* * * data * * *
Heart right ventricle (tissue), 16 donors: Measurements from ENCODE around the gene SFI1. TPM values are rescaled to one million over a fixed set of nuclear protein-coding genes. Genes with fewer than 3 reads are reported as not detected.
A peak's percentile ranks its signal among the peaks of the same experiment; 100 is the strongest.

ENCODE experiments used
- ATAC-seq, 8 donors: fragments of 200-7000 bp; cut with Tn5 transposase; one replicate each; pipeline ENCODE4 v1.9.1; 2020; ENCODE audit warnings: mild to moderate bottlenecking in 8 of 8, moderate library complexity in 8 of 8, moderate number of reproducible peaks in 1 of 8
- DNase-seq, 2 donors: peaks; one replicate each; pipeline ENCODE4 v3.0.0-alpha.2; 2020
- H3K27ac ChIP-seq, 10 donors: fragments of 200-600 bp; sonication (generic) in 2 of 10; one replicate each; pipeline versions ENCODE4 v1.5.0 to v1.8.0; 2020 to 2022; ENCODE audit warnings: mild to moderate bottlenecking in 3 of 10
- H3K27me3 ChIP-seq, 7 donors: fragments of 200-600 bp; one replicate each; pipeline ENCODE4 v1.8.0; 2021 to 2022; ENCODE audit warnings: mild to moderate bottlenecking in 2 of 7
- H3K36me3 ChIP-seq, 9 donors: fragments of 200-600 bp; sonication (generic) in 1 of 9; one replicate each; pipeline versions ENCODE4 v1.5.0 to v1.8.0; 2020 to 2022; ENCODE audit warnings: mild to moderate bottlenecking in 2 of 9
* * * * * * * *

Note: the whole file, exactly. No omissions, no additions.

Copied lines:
Heart right ventricle (tissue), 16 donors: Measurements from ENCODE around the gene SFI1. TPM values are rescaled to one million over a fixed set of nuclear protein-coding genes. Genes with fewer than 3 reads are reported as not detected.
A peak's percentile ranks its signal among the peaks of the same experiment; 100 is the strongest.

ENCODE experiments used
- ATAC-seq, 8 donors: fragments of 200-7000 bp; cut with Tn5 transposase; one replicate each; pipeline ENCODE4 v1.9.1; 2020; ENCODE audit warnings: mild to moderate bottlenecking in 8 of 8, moderate library complexity in 8 of 8, moderate number of reproducible peaks in 1 of 8
- DNase-seq, 2 donors: peaks; one replicate each; pipeline ENCODE4 v3.0.0-alpha.2; 2020
- H3K27ac ChIP-seq, 10 donors: fragments of 200-600 bp; sonication (generic) in 2 of 10; one replicate each; pipeline versions ENCODE4 v1.5.0 to v1.8.0; 2020 to 2022; ENCODE audit warnings: mild to moderate bottlenecking in 3 of 10
- H3K27me3 ChIP-seq, 7 donors: fragments of 200-600 bp; one replicate each; pipeline ENCODE4 v1.8.0; 2021 to 2022; ENCODE audit warnings: mild to moderate bottlenecking in 2 of 7
- H3K36me3 ChIP-seq, 9 donors: fragments of 200-600 bp; sonication (generic) in 1 of 9; one replicate each; pipeline versions ENCODE4 v1.5.0 to v1.8.0; 2020 to 2022; ENCODE audit warnings: mild to moderate bottlenecking in 2 of 9